Category mindfulness

One more

The Layers

I have walked through many lives,
some of them my own,
and I am not who I was,
though some principle of being
abides, from which I struggle
not to stray.

Of both earth and heaven

I am awed by the intelligence that flits through my back yard on a daily basis. I hang 2 ounces of sugar water from the awning in a tiny plastic tube, and a ruby-throated hummingbird finds it in a matter of hours. How does he do that? What sense leads him to this little tube in the midst of the vast world? Ditto for the chickadees who know when I’ve replenished the nyjer seed and the downy woodpeckers who drop in when the suet feeders are full. How do they know this? Do they instant message each other?

Here’s another mystery. I have lots of travelers, especially in the spring and fall.

A reminder

“It is the stepping into the unknown, again and again, with our heart facing the direction that we value, that matters.” Jack Kornfield, writer, psychologist, Buddhist monk.

Sounds simple. Straightforward. Oh, that it were.

What direction is your heart facing right now?

The way out is in

I recently got an email asking for an update on a coaching client, a woman I’ve worked with for about 3 months. Typically, I submit a list of coaching goals early in an engagement. But just a few days before this request arrived, I realized that the client and I hadn’t finalized any goals. So when the request came, I felt badly for letting this slip through the cracks. I began drafting a response. I tried to explain why the goals weren’t done. It was tough because I couldn’t violate the client’s confidential privilege, and I couldn’t adequately explain without providing details. I’d write and delete, write and delete. Then it hit me: the struggle wasn’t my desire to protect the client; it was my desire to protect me!

I had to laugh at myself. All the time I spent trying to craft a response boiled down to a simple truth:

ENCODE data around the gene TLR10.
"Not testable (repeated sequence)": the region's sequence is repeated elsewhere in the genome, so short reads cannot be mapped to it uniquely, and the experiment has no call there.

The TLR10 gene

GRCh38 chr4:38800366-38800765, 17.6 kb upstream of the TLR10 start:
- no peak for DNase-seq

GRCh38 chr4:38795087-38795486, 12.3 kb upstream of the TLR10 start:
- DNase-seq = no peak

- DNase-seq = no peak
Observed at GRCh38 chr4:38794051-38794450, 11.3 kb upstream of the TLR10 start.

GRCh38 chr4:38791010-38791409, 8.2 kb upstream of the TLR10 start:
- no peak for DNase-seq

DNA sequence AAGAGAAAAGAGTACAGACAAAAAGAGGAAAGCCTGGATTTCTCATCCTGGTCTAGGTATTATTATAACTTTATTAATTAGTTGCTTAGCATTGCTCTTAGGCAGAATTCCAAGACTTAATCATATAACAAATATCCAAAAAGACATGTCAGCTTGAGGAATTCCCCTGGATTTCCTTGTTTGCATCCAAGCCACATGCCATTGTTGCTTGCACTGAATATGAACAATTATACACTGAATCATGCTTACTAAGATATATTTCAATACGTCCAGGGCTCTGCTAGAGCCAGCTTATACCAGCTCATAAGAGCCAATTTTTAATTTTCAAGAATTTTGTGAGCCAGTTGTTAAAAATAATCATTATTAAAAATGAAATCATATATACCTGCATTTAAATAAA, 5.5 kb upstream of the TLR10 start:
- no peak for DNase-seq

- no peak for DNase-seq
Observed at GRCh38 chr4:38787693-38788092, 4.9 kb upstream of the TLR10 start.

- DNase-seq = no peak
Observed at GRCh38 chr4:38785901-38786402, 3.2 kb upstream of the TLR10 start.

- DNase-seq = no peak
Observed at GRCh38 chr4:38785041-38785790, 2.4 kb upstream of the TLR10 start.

When Bob took over as head of a large business unit in his organization, he inherited a chief operations officer, Mary Jo. Initially, he was reluctant to keep her. The unit had financial problems, poor morale, a toxic culture, and a lot of people blaming Mary Jo for the problems, so he was watchful. But he realized quickly that she was very good at her job, and decided to hold off taking any action.

Fast forward a couple of years. Bob is moving his unit forward. He’s a systems

What we call feedback rarely is

In order for people to grow, adapt, and perform at their best, they need information about their own performance. One source of information—feedback—has earned a bad reputation. The word first came into the language to describe the self-correcting information built into mechanical systems and electronic circuits. Information was fed back into a system as a means of regulating system performance.

Thermostats, for instance, feed back information in order to maintain a set

Trusting the universe

I had a situation arise recently that reminded me, once again, of the power of trusting what we cannot see. Last fall, I talked with a woman about collaborating with her and several other coaches on an executive development project. I was interested and let her know. I heard nothing for 5 months. Then last week she emailed to say the project was ready to start, and was I still interested?


The brilliant wisdom of my clients never ceases to delight me. The other day a client told me of an image a friend gave her long ago. When you’re feeling overwhelmed and like you’re drowning, the prayer is to help me breathe underwater. Rather than resist, be present to whatever you’re surrounded by.

Symptoms of inner peace

This week I was listening to an old CD by Dr. Wayne Dyer. He offered a list of “symptoms of inner peace” from Peace Pilgrim, a pacifist and peace activist who walked across the U.S. 28 times. It’s an interesting turn of phrase: symptoms of inner peace. When I heard it, I discovered that I have a lot of “inner peace.”  What about you? Here they are.


A tendency to think and act spontaneously

Entering fully

This week, one of my clients said that her goal each day is to be fully present to what she is doing now and to enjoy what she is doing now. Why? Because when she worries about everything else she wants or needs to do, she misses this moment. “If I enter everything fully,” she said, “I will come out changed.”

I love that perspective. She’s absolutely right. It’s the classic struggle between doing and